• smartdoguniversitysmartdoguniversity Posts: 1subscriber
    Excellent ideas, especially the walking group one. I`ve been turning that idea around in my head for the past six months now.
    I don`t have kids myself, so I don`t know if naptimes are on a regular schedule for a one-year old or not. If they are, that`s where my flexibility comes in. If you put your daughter down at 1:45p every day and she sleeps for 1.5 hours, there`s your training time. And I can be flexible with my times so I can be sure to be at your house by 2:00p so we can work for an hour while your little girl sleeps.
    Again, naptimes may not be on a regular schedule and they may not last 1.5 hours. That`s where I`m at a disadvantage -- I don`t know these things!! 
    Thanks for your help, I`m keeping all these ideas and will use quite a few!
  • ethosethos Posts: 1subscriber
    Why are you targeting stay at home moms?  It seems there are many dog owners out there besides just stay at home moms who could use your service.  Two wage earner families also have dogs...and they have less time to train the dog, but no less annoyance at bad doggie behavior.  Plus, they probably have more income to afford your services (a lot of the stay-at-home moms I know have cut back on costs to afford to stay at home...older cars, fewer dinners out, etc.).
    I`m not saying that stay-at-homes don`t want your service, perhaps they do, but I don`t see the need to directly target that segment.  Why not target dog owners as a whole?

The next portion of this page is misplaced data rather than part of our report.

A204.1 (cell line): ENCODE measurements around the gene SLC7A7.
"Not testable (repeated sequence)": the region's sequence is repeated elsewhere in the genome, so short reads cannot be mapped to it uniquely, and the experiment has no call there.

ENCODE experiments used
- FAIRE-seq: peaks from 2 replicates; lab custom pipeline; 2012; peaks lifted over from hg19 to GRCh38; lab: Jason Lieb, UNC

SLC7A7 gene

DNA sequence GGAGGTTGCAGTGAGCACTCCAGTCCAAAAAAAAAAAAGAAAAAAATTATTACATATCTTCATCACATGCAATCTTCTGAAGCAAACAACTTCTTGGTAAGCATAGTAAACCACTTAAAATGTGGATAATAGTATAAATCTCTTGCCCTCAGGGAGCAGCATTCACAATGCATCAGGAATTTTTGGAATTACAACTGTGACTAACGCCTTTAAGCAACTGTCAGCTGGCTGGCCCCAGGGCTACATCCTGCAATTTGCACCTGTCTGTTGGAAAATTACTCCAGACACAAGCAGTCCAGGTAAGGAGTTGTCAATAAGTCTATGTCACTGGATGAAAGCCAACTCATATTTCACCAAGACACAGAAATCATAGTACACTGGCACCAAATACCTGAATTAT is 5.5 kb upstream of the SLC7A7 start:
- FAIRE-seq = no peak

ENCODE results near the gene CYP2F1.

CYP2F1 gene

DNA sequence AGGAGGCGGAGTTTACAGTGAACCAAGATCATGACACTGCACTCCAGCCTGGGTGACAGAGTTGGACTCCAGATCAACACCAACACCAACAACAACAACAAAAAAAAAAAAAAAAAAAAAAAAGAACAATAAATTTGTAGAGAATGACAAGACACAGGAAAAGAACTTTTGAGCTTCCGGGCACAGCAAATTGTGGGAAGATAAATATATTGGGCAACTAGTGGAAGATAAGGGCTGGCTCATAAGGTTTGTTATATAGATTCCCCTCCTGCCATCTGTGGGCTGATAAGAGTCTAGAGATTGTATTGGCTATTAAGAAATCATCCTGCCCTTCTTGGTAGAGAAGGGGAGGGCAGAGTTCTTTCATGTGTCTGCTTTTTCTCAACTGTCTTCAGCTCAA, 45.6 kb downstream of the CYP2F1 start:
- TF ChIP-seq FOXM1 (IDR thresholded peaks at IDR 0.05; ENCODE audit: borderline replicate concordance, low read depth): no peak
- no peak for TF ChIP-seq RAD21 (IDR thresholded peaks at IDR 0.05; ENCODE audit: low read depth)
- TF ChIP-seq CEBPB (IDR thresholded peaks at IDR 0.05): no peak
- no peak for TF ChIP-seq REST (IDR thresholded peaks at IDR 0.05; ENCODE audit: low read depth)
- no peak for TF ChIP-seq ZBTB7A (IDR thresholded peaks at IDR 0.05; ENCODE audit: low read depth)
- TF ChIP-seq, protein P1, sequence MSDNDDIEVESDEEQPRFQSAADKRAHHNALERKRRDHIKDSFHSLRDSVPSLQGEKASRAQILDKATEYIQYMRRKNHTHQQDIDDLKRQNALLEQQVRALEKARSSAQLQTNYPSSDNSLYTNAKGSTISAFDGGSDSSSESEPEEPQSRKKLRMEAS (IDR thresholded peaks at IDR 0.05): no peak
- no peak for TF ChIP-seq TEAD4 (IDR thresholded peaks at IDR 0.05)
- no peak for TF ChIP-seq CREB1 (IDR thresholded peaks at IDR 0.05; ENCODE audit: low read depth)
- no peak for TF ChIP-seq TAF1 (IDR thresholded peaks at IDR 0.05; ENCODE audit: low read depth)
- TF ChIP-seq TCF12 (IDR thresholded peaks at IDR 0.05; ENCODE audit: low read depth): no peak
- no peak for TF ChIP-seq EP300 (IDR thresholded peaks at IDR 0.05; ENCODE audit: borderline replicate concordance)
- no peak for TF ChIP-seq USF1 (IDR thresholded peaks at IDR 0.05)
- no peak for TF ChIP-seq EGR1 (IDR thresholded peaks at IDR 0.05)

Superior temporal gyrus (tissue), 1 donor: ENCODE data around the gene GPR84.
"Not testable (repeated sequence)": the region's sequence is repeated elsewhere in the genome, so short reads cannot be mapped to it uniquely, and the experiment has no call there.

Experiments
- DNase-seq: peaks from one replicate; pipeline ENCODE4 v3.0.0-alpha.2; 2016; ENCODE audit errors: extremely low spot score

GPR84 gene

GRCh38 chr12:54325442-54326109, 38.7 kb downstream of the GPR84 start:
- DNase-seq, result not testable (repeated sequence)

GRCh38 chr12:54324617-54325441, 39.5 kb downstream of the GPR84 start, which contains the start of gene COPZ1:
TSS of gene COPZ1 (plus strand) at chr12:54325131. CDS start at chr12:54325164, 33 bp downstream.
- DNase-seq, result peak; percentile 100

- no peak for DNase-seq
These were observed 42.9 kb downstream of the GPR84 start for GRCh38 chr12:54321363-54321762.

• smartdoguniversitysmartdoguniversity Posts: 1subscriber
    Stay-at-home-mom`s are part of my target demographic. The StartupNation book has helped me determine what`s important to my life. I`ve decided that I want a regular 9 - 5 job (for the most part) and if I target the entire population of dog owners, I`ll most likely be working only in the evenings.
    I don`t want to work more than two evenings per week and no weekends.
    To accomplish my goal of a 9-5 job, I need to find folks who are either (1) around during the day or (2) are willing to let me into their house when they`re gone to train their dog while they are at work. My area has quite a few stay-at-home-moms in affluent neighborhoods. They aren`t cutting back their budgets, many of them have already made their mark on the world and now want to focus on their kids and have the means ($$) to do so.
    I can`t target all dog owners, that`s not a niche. I can`t be all things to all dog owners. I want to work with folks whose dogs are part of their family. Not dogs who live outdoors, not dogs who are merely pets, but dogs who are integrated members of the family.
    I`ve chosen my target demographic, now I need to get in front of them to help them with their dogs.
  • ethosethos Posts: 1subscriber
    Okay, that makes sense.  I wasn`t suggesting you be all things to all dog owners, sorry if I came off that way.  I just didn`t see the linkage there. 
    I hope it works out well for you.
  • ModJulieModJulie Posts: 1subscriber
    You may consider local coffee shops near schools, to post flyers and leave brochures or business cards.  I know my local Starbucks (literally next-door to the elementary school) is teeming with stay-at-home moms after morning drop-off.  There are lots of stay-at-home moms in my community whose children are in school full-time.
    Have you also considered targeting retired people?  This is a huge and growing segment.  Local senior centers are always looking for speakers, etc. and you could do a presentation and possibly offer training at their locations. 
     ModJulie2007-1-30 19:28:8
«1
Sign In or Register to comment.